At Microsoft event, Dutch trendwatcher talks about converging technologies

Rob Creemers
Rob Creemers
Dutch trendwatcher Rob Creemers held an interesting presentation today at the Microsoft Developer & IT Pro Days in the Belgian city of Gent. Rob operates through his company Technotrends and focuses on the social and economic impact of technological evolution. "The Networked Society", as his presentation was called, was enthousiastic, fast-paced, and full of quotes, pictures and videos. He started off with the Danish cartoon row, "all due to techology", because information, as well as misinformation and disinformation, spreads incredibly fast through text messaging (called "SMS" in Europe) and the internet. Some employees say that technology makes their work harder, not easier.

But the technological evolution continues. Barcodes will be replaced by RFID chips. Soon, those chips will be present in the crust of the cheese you're eating and in the cork of the wine you're drinking. By 2015, about 900 billion food items will be RFID tagged, and 824 million livestock will have more sophisticated, expensive tags attached to their ear or implanted in them. Tiny IP-enabled devices will be everywhere. This "smart dust" will track everything, from cars on the road to fish in the ocean. Forget hardware and software: the new kid in town is called "everyware". Nanotechnology will take this one step further, like in preventing bacteria growth in refrigerator coating. We will soon see a nanotechnology revolution, like we saw a plastics revolution in the 1930s. Information technology, biotechnology and nanotechnology will converge. Our homes will become fully digital, with broadband providing for audio, video, TV and internet. The internet protocol will swallow everything, as AT&T's Hossein Eslambolchi predicts. Intelligent, "ambient" devices will be everywhere. And with broadband everywhere, companies will have to rethink the role of face-to-face meetings.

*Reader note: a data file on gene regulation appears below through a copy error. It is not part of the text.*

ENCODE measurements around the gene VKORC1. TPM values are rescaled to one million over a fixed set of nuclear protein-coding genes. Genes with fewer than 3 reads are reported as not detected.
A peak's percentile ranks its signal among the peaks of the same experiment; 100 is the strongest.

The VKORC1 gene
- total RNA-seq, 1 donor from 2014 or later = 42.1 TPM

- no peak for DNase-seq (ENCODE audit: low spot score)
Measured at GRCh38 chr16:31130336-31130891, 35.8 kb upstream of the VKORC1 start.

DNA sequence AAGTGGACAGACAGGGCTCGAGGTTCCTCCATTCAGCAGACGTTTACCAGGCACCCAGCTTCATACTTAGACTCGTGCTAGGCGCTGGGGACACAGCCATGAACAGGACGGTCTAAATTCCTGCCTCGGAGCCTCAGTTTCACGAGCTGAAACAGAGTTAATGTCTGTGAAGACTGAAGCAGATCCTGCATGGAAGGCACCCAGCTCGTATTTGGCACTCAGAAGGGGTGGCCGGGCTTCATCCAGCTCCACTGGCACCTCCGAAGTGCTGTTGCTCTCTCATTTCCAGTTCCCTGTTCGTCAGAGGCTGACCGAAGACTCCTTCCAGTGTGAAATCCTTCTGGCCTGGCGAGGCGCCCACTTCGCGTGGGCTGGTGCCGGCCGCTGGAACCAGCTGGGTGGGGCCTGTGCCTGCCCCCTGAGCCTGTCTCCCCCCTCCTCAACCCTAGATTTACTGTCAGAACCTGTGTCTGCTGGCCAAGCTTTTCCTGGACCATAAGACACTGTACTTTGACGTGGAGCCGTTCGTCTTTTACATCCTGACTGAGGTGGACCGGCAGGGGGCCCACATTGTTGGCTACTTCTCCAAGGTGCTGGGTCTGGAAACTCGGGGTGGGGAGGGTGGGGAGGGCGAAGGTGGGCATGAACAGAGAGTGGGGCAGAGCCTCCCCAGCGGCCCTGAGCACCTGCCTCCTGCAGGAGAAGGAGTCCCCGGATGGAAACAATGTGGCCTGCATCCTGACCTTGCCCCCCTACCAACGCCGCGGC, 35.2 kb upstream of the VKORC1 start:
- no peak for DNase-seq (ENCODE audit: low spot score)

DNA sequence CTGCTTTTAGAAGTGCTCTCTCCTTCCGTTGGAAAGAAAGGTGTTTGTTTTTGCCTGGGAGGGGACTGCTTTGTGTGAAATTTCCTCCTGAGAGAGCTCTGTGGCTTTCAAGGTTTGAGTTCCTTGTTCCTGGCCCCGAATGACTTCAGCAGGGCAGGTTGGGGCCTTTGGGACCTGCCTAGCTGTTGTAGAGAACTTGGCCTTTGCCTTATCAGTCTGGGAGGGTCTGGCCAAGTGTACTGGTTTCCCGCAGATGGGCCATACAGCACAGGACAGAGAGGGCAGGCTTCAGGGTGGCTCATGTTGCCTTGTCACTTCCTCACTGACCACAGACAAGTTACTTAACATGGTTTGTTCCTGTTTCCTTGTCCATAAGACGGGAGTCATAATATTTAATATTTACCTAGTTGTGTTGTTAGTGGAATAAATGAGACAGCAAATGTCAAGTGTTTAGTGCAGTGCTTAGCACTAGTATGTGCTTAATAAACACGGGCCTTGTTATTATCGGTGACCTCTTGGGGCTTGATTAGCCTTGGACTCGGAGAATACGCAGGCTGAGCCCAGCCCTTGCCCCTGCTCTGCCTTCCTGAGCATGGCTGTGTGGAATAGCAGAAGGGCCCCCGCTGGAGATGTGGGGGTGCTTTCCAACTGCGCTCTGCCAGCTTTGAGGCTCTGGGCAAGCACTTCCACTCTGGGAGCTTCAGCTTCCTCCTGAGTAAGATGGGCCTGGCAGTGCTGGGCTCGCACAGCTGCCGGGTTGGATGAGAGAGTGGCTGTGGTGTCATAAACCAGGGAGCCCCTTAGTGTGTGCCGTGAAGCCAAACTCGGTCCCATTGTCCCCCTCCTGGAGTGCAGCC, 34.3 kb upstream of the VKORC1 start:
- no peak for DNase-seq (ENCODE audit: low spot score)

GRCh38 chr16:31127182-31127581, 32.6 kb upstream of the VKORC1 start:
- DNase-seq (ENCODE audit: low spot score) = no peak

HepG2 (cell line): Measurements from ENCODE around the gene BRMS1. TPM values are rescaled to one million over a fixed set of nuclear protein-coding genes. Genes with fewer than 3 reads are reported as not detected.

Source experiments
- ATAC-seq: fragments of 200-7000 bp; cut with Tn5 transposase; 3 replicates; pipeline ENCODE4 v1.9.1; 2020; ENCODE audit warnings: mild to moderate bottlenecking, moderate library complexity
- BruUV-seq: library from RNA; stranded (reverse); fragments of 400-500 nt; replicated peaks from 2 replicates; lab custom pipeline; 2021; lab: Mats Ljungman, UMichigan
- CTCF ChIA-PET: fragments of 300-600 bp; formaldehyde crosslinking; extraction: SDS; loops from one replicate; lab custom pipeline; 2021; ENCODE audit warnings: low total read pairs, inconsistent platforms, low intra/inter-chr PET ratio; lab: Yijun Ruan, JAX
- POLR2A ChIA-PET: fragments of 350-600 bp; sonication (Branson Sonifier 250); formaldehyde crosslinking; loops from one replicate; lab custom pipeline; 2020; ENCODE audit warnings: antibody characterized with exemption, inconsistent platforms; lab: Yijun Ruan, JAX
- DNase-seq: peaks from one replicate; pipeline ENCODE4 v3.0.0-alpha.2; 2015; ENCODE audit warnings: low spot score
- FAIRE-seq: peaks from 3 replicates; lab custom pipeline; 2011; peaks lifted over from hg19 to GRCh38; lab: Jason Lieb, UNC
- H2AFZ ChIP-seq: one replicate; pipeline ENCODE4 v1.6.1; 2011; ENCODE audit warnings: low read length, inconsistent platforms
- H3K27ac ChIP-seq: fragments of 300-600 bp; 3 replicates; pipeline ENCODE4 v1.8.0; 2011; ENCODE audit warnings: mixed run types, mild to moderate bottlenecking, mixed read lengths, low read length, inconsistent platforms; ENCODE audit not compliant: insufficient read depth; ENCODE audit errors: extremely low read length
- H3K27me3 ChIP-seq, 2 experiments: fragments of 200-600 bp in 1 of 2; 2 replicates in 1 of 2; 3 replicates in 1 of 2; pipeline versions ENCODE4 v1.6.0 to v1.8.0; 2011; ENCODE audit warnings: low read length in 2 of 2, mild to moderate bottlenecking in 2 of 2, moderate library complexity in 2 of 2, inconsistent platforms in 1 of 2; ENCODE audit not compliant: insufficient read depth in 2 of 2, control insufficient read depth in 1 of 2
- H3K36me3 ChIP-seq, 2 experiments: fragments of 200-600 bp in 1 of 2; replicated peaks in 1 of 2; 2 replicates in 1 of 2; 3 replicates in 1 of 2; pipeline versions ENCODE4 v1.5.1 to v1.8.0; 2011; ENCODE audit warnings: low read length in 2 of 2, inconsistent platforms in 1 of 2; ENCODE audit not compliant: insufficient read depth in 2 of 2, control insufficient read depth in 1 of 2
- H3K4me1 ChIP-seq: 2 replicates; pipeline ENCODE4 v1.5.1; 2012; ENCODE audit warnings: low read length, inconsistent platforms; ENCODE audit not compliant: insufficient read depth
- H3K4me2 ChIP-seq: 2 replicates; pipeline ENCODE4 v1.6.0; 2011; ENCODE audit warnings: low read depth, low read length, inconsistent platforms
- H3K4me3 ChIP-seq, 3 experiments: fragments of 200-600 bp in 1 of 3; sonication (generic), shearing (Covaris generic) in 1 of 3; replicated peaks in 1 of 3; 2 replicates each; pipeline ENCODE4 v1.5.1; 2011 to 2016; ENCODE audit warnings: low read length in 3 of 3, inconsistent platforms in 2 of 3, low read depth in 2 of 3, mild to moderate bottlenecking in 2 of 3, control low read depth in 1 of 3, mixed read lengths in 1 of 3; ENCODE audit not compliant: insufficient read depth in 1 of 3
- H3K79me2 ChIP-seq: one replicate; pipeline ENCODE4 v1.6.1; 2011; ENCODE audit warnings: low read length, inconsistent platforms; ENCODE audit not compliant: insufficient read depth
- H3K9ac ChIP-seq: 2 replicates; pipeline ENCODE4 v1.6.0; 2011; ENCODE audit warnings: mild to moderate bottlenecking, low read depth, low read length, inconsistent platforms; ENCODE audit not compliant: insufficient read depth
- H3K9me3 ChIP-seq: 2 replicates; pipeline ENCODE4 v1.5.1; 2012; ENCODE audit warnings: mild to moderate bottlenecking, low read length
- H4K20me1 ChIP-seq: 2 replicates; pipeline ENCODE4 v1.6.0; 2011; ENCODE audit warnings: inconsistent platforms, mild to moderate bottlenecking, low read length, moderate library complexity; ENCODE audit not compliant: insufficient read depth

Web 2.0 will be big. Dan Bricklin, creator of the first spreadsheet Visicalc, has launched wikiCalc, a Web 2.0 spreadsheet application. The next web phase will be focused on collaboration, "mass cooperation across time and space". These Web 2.0 applications will be the Lego bricks, creating mashups that present existing information in totally new ways. Together with mobile devices, the new web will show you where your friends are, anytime, any place. Wal-Mart recently enlisted bloggers in their PR campaign. But do you know which company Wal-Mart is really afraid of? Google! With its technology, Google will soon be able to tell shoppers people through their java-enabled phones where to find the best bargains and the cheapest shops nearby. The big internet companies are speeding up their spending, with Amazon doubling its outlays in 2005 compared to 2004, and Google almost tripling: there's a big race going on for market domination and for being the first in new technologies.

But our world is facing two big problems: ageing and globalization. Europe is ageing fast. Between now and 2050, the total population of the European continent will decrease by about 100 million. Africa's population over the same period will double from 800 million to a projected 1.7 billion. In Finland, Germany, Italy and the Netherlands, the number of women in their early forties who are childless approaches 20 percent. In The Washington Post, Robert J. Samuelson announced "The End of Europe". It's hard to be a great power when your population is shriveling. By the middle of the 21st century, every highly developed industrial society in the world will be a health care economy.

Globalization is not new. In the nineteenth century, the railroad and the telegraph were a globalizing force. We shrank the world and we are still shrinking the world. But by thinking globally, we can act locally. Microsoft Office is available in 14 local languages in India. Globalization brings increased competition. Is your job at risk? Not if it can't be done over a wire, like if you're a plumber or a carpenter. But some 100,000 Italian shoemakers could lose their jobs this year as a result of a Chinese import boom in cheap shoes. You can buy a microwave oven for 29 euros today, thanks to cheap Chinese labor. We have to look at those import figures carefully. iPods are made in China, but designed and marketed in the US. Most of the profits stay with Apple in the US. The same is true for barbie dolls, sold for $20 in the US: it costs 35 cents to make them in China, but the profits go to US companies. But the Chinese import boom and the Indian outsourcing wave go on. In five years, 40% of all car parts will be manufactured in China. Intel is building new plants in Vietnam. China eats the world, India is spreading its brainpower around the world. Brains are fleeing from Europe to the US because of the high taxes in Europe. In 20 years, the average US citizen will be twice as wealthy as the average European. But our biggest short term problem will be fossil fuels. If Al Qaeda terrorists had succeeded in blowing up the big Saudi oil plant of Abqaiq, we would not be sitting here today, Creemers concluded. Oil prices would shoot through the roof and the result would be devastating.









Just have a look at prof. Luc Soete's efforts in MERIT, Maastricht ( NL):

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